Different approaches are used in the production of recombinant adeno-associated virus (rAAV). The two leading approaches are transiently transfected human HEK293 cells and live baculovirus infection of Spodoptera frugiperda (Sf9) insect cells. Unexplained differences in vector performance have been seen clinically and preclinically. Thus, we performed a controlled comparative production analysis varying only the host cell species but maintaining all other parameters. We characterized differences with multiple analytical approaches: proteomic profiling by mass spectrometry, isoelectric focusing, cryo-EM (transmission electron cryomicroscopy), denaturation assays, genomic and epigenomic sequencing of packaged genomes, human cytokine profiling, and functional transduction assessments in vitro and in vivo, including in humanized liver mice. Using these approaches, we have made two major discoveries: (1) rAAV capsids have post-translational modifications (PTMs), including glycosylation, acetylation, phosphorylation, and methylation, and these differ between platforms; and (2) rAAV genomes are methylated during production, and these are also differentially deposited between platforms. Our data show that host cell protein impurities differ between platforms and can have their own PTMs, including potentially immunogenic N-linked glycans. Human-produced rAAVs are more potent than baculovirus-Sf9 vectors in various cell types in vitro (p < 0.05-0.0001), in various mouse tissues in vivo (p < 0.03-0.0001), and in human liver in vivo (p < 0.005). These differences may have clinical implications for rAAV receptor binding, trafficking, expression kinetics, expression durability, vector immunogenicity, as well as cost considerations.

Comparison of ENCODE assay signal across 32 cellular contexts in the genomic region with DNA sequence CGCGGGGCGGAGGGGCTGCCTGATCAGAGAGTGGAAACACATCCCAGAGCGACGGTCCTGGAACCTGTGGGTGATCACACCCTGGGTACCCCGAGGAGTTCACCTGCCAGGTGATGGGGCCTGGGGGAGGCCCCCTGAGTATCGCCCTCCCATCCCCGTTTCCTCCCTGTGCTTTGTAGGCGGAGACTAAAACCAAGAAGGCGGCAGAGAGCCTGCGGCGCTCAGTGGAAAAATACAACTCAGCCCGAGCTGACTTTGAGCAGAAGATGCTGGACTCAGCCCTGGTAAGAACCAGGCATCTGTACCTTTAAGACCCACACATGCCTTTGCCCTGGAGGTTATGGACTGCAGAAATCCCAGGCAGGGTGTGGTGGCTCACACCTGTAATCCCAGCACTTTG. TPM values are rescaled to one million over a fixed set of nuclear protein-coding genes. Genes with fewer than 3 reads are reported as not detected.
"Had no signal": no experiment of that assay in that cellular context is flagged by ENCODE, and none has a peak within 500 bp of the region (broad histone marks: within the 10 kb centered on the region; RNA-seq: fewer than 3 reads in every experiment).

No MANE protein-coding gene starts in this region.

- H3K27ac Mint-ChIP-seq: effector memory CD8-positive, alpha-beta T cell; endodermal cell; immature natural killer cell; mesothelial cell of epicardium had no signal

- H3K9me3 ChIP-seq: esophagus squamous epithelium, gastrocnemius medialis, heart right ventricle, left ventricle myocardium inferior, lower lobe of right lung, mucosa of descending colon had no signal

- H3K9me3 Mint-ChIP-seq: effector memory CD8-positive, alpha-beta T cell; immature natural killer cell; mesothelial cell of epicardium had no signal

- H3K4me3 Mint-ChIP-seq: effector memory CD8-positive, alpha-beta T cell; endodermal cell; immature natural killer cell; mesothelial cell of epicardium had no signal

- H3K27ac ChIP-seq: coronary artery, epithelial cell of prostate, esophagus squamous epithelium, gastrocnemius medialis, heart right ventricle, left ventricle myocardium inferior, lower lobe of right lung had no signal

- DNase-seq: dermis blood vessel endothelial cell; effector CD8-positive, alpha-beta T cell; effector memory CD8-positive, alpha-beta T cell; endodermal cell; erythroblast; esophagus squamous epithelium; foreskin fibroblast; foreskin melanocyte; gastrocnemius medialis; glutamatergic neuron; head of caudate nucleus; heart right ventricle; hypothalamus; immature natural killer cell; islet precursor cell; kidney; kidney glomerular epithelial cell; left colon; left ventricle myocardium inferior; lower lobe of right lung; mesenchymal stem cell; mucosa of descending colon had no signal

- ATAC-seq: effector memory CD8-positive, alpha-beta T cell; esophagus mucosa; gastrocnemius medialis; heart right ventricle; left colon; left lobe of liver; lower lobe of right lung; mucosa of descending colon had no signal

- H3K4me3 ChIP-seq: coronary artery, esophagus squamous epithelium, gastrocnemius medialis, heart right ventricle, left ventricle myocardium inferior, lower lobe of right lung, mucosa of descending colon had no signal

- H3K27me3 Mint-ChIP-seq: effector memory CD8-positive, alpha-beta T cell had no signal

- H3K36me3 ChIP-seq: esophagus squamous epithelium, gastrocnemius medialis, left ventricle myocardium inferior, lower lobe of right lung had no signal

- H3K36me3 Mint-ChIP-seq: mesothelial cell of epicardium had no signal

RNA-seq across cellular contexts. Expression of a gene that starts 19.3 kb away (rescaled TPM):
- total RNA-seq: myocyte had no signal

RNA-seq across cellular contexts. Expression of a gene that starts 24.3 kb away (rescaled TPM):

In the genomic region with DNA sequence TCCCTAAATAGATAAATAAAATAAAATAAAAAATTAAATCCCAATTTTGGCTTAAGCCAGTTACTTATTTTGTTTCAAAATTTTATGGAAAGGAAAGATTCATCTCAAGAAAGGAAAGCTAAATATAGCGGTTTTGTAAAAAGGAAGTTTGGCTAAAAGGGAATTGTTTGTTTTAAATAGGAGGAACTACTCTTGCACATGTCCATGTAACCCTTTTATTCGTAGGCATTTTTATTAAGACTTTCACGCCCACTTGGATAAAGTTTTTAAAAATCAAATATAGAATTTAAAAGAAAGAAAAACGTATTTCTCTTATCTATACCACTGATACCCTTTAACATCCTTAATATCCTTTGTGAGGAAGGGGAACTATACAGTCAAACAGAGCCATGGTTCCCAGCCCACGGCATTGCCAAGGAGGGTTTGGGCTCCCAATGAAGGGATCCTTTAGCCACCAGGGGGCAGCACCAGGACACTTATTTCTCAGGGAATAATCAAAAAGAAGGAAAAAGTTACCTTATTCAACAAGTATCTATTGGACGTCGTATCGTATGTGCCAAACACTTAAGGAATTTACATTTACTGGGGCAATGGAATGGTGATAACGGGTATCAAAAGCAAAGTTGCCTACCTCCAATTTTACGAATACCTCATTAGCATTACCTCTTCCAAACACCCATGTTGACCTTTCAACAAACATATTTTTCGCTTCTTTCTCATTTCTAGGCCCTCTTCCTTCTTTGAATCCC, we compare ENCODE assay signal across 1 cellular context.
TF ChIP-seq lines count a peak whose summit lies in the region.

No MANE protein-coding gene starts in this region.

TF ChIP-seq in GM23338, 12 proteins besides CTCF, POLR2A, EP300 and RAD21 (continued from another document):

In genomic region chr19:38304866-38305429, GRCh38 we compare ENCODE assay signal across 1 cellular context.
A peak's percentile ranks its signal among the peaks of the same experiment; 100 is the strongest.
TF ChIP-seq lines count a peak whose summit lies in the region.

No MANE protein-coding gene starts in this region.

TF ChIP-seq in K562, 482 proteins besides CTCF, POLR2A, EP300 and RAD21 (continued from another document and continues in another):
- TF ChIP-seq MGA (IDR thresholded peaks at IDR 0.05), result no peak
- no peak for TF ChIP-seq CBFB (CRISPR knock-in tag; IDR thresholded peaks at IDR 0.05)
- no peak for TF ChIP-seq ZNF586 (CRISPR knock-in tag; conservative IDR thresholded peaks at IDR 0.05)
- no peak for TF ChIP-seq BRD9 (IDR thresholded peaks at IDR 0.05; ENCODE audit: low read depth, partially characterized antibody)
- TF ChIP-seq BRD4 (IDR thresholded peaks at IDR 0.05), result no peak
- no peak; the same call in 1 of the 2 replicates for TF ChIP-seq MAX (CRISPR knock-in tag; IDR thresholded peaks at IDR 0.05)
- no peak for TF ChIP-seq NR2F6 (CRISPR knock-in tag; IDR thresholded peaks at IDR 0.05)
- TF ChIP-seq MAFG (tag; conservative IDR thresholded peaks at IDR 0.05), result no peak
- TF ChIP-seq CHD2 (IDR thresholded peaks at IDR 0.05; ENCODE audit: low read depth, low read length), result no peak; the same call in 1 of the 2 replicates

Keywords: AAV; PTM; adeno-associated virus; baculovirus-Sf9; capsid; human; mass spectrometry; methylation; post-translational modification; potency.
© 2020 The Author(s).